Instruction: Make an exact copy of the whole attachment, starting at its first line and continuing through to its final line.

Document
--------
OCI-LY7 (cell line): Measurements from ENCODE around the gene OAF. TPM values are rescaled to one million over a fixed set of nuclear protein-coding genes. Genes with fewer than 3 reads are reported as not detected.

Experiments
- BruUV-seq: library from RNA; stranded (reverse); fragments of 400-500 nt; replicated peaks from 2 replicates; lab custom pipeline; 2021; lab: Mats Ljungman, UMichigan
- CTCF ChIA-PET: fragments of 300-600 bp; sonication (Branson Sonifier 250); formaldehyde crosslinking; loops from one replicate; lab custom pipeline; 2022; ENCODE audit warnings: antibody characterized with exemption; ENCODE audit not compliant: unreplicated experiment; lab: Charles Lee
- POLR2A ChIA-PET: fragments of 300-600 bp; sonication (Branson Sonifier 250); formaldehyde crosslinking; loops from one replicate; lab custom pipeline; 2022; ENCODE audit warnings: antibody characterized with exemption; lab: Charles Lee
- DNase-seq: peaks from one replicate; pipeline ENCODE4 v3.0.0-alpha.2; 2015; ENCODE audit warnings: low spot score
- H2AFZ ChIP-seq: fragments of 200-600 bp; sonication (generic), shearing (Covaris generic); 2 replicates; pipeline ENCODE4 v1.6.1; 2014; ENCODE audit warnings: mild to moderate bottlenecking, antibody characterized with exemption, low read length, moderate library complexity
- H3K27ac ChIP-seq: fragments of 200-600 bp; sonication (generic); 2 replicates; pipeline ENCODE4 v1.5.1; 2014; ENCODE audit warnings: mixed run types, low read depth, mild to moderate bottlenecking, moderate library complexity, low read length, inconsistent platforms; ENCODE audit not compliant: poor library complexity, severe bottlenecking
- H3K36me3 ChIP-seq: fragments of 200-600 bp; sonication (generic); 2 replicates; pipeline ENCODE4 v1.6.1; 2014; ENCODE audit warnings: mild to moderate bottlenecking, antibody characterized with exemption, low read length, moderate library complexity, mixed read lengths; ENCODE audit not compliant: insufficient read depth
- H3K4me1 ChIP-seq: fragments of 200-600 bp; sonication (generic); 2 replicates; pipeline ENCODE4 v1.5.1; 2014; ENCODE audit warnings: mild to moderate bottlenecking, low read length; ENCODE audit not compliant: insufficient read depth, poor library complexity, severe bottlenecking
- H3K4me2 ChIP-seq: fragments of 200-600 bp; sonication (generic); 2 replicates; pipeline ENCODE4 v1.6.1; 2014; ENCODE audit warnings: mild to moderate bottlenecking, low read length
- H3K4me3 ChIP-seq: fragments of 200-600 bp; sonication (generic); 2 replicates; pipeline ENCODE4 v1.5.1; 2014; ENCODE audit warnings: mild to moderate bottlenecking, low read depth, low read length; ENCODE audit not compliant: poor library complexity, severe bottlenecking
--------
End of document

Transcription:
OCI-LY7 (cell line): Measurements from ENCODE around the gene OAF. TPM values are rescaled to one million over a fixed set of nuclear protein-coding genes. Genes with fewer than 3 reads are reported as not detected.

Experiments
- BruUV-seq: library from RNA; stranded (reverse); fragments of 400-500 nt; replicated peaks from 2 replicates; lab custom pipeline; 2021; lab: Mats Ljungman, UMichigan
- CTCF ChIA-PET: fragments of 300-600 bp; sonication (Branson Sonifier 250); formaldehyde crosslinking; loops from one replicate; lab custom pipeline; 2022; ENCODE audit warnings: antibody characterized with exemption; ENCODE audit not compliant: unreplicated experiment; lab: Charles Lee
- POLR2A ChIA-PET: fragments of 300-600 bp; sonication (Branson Sonifier 250); formaldehyde crosslinking; loops from one replicate; lab custom pipeline; 2022; ENCODE audit warnings: antibody characterized with exemption; lab: Charles Lee
- DNase-seq: peaks from one replicate; pipeline ENCODE4 v3.0.0-alpha.2; 2015; ENCODE audit warnings: low spot score
- H2AFZ ChIP-seq: fragments of 200-600 bp; sonication (generic), shearing (Covaris generic); 2 replicates; pipeline ENCODE4 v1.6.1; 2014; ENCODE audit warnings: mild to moderate bottlenecking, antibody characterized with exemption, low read length, moderate library complexity
- H3K27ac ChIP-seq: fragments of 200-600 bp; sonication (generic); 2 replicates; pipeline ENCODE4 v1.5.1; 2014; ENCODE audit warnings: mixed run types, low read depth, mild to moderate bottlenecking, moderate library complexity, low read length, inconsistent platforms; ENCODE audit not compliant: poor library complexity, severe bottlenecking
- H3K36me3 ChIP-seq: fragments of 200-600 bp; sonication (generic); 2 replicates; pipeline ENCODE4 v1.6.1; 2014; ENCODE audit warnings: mild to moderate bottlenecking, antibody characterized with exemption, low read length, moderate library complexity, mixed read lengths; ENCODE audit not compliant: insufficient read depth
- H3K4me1 ChIP-seq: fragments of 200-600 bp; sonication (generic); 2 replicates; pipeline ENCODE4 v1.5.1; 2014; ENCODE audit warnings: mild to moderate bottlenecking, low read length; ENCODE audit not compliant: insufficient read depth, poor library complexity, severe bottlenecking
- H3K4me2 ChIP-seq: fragments of 200-600 bp; sonication (generic); 2 replicates; pipeline ENCODE4 v1.6.1; 2014; ENCODE audit warnings: mild to moderate bottlenecking, low read length
- H3K4me3 ChIP-seq: fragments of 200-600 bp; sonication (generic); 2 replicates; pipeline ENCODE4 v1.5.1; 2014; ENCODE audit warnings: mild to moderate bottlenecking, low read depth, low read length; ENCODE audit not compliant: poor library complexity, severe bottlenecking